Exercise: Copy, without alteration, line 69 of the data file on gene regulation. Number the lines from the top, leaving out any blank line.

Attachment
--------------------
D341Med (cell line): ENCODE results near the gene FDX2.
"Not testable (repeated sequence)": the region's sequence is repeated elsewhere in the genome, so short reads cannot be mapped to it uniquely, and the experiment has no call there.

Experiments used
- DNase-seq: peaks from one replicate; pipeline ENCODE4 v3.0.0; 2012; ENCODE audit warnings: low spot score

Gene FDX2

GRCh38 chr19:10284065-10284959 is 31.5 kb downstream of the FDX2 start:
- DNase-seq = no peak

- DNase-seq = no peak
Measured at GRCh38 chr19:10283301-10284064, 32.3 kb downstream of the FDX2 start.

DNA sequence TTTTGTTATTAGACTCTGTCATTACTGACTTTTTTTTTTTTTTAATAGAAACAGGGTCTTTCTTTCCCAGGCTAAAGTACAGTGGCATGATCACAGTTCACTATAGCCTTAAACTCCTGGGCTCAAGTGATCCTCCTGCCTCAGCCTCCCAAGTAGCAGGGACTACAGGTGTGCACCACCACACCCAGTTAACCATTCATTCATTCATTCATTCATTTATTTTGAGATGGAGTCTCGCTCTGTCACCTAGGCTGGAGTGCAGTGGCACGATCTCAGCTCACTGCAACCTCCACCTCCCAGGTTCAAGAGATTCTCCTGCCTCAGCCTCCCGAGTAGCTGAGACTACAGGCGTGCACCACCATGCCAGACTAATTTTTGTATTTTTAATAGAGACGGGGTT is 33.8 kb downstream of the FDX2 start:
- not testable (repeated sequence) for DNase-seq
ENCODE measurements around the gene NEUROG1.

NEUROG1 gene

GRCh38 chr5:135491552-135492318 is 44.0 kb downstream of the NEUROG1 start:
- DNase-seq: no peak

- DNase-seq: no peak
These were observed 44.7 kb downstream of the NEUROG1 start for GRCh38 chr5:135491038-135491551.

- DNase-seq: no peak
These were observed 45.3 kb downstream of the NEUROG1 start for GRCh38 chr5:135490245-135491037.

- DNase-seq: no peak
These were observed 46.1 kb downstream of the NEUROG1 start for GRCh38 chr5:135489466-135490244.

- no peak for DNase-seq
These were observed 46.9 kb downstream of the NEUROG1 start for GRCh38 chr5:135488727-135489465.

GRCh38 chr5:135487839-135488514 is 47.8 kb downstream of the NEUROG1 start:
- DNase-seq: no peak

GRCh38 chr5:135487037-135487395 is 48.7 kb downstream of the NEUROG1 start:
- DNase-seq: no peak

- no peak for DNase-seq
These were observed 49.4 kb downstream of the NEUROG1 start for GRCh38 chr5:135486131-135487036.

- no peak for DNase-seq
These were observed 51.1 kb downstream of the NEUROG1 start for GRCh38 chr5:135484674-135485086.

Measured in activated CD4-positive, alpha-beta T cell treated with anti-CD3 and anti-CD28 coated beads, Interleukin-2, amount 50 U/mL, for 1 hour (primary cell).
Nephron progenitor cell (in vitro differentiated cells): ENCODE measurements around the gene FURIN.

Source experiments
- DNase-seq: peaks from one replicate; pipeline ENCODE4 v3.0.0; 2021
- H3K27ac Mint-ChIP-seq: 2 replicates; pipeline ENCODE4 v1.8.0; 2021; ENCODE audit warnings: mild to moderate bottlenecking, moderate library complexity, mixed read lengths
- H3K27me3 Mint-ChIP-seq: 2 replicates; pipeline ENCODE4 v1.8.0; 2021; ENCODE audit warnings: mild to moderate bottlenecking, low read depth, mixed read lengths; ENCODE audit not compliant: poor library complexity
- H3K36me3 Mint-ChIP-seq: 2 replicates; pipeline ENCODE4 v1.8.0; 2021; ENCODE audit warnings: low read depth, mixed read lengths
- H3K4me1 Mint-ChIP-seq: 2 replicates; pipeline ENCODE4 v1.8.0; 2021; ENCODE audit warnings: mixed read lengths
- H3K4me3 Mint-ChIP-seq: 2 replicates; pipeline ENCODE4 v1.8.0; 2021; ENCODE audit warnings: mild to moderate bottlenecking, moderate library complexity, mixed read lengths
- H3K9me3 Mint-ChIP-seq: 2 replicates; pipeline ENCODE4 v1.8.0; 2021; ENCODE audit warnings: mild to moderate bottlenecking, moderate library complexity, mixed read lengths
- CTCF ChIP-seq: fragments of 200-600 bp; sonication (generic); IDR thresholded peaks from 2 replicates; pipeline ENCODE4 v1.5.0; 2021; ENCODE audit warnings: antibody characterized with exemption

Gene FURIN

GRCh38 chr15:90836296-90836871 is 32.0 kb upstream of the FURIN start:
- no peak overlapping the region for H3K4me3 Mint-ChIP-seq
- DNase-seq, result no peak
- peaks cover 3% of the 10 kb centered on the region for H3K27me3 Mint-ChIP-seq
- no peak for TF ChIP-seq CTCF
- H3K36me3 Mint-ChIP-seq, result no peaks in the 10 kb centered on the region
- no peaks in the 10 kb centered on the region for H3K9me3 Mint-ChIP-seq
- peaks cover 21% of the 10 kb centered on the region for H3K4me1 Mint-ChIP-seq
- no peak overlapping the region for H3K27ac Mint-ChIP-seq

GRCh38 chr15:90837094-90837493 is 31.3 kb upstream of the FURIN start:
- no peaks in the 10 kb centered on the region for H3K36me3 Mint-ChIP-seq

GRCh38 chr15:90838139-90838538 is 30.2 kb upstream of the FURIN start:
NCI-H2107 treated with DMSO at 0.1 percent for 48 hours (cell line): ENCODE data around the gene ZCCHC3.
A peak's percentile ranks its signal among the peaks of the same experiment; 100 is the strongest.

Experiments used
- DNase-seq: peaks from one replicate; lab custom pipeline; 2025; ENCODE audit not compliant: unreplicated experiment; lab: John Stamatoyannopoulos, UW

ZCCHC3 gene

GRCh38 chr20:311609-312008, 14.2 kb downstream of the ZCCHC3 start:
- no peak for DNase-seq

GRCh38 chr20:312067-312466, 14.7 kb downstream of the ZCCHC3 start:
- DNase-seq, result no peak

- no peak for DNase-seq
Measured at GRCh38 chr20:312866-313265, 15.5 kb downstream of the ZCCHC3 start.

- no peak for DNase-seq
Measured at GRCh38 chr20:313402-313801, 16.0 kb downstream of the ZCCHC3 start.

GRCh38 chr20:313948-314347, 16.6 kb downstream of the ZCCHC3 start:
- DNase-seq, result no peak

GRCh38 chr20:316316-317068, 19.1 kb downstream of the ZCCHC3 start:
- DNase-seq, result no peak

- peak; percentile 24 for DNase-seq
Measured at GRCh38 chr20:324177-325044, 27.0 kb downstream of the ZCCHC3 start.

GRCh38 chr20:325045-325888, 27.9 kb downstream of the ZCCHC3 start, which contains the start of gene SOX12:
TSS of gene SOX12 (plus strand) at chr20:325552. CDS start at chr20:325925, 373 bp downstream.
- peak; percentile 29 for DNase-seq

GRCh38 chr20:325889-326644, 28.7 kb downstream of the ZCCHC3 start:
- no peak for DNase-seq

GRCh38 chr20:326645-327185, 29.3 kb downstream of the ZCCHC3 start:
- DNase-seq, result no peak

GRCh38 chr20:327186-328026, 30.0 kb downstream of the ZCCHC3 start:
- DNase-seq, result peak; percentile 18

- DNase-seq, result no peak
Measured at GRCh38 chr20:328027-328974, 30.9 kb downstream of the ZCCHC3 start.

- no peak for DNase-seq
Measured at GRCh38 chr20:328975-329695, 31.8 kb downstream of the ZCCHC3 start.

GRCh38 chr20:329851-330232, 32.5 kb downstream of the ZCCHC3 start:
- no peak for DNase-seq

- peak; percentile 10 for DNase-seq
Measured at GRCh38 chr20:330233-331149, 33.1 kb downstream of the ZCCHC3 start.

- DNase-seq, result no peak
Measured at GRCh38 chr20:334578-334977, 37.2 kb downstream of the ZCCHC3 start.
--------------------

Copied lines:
GRCh38 chr20:313948-314347, 16.6 kb downstream of the ZCCHC3 start: